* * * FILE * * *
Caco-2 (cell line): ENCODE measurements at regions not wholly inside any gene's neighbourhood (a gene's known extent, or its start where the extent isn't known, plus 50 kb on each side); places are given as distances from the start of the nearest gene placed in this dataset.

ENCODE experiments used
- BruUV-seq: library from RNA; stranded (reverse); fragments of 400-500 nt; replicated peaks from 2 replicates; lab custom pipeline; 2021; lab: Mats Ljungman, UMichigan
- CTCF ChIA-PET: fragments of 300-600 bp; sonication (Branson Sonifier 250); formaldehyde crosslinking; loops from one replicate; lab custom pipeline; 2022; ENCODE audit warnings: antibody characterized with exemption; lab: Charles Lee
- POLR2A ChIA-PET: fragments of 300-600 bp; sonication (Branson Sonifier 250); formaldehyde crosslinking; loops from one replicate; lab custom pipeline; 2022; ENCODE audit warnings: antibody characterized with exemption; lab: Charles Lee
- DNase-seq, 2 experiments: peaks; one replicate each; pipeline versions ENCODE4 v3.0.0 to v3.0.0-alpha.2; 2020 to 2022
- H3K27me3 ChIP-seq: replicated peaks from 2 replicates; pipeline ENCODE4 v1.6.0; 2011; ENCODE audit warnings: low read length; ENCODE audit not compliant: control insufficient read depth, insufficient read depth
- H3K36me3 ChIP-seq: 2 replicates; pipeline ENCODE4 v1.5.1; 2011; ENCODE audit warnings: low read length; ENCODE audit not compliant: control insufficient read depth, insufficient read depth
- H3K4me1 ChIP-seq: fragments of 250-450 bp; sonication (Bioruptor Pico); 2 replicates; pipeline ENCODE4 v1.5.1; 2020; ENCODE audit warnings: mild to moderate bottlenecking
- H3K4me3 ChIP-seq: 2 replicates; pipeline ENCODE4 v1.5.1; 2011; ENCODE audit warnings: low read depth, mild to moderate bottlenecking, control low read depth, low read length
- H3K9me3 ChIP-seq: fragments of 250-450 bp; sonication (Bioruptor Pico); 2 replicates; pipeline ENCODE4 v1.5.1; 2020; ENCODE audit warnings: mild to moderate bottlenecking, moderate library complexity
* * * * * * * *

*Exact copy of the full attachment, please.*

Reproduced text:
Caco-2 (cell line): ENCODE measurements at regions not wholly inside any gene's neighbourhood (a gene's known extent, or its start where the extent isn't known, plus 50 kb on each side); places are given as distances from the start of the nearest gene placed in this dataset.

ENCODE experiments used
- BruUV-seq: library from RNA; stranded (reverse); fragments of 400-500 nt; replicated peaks from 2 replicates; lab custom pipeline; 2021; lab: Mats Ljungman, UMichigan
- CTCF ChIA-PET: fragments of 300-600 bp; sonication (Branson Sonifier 250); formaldehyde crosslinking; loops from one replicate; lab custom pipeline; 2022; ENCODE audit warnings: antibody characterized with exemption; lab: Charles Lee
- POLR2A ChIA-PET: fragments of 300-600 bp; sonication (Branson Sonifier 250); formaldehyde crosslinking; loops from one replicate; lab custom pipeline; 2022; ENCODE audit warnings: antibody characterized with exemption; lab: Charles Lee
- DNase-seq, 2 experiments: peaks; one replicate each; pipeline versions ENCODE4 v3.0.0 to v3.0.0-alpha.2; 2020 to 2022
- H3K27me3 ChIP-seq: replicated peaks from 2 replicates; pipeline ENCODE4 v1.6.0; 2011; ENCODE audit warnings: low read length; ENCODE audit not compliant: control insufficient read depth, insufficient read depth
- H3K36me3 ChIP-seq: 2 replicates; pipeline ENCODE4 v1.5.1; 2011; ENCODE audit warnings: low read length; ENCODE audit not compliant: control insufficient read depth, insufficient read depth
- H3K4me1 ChIP-seq: fragments of 250-450 bp; sonication (Bioruptor Pico); 2 replicates; pipeline ENCODE4 v1.5.1; 2020; ENCODE audit warnings: mild to moderate bottlenecking
- H3K4me3 ChIP-seq: 2 replicates; pipeline ENCODE4 v1.5.1; 2011; ENCODE audit warnings: low read depth, mild to moderate bottlenecking, control low read depth, low read length
- H3K9me3 ChIP-seq: fragments of 250-450 bp; sonication (Bioruptor Pico); 2 replicates; pipeline ENCODE4 v1.5.1; 2020; ENCODE audit warnings: mild to moderate bottlenecking, moderate library complexity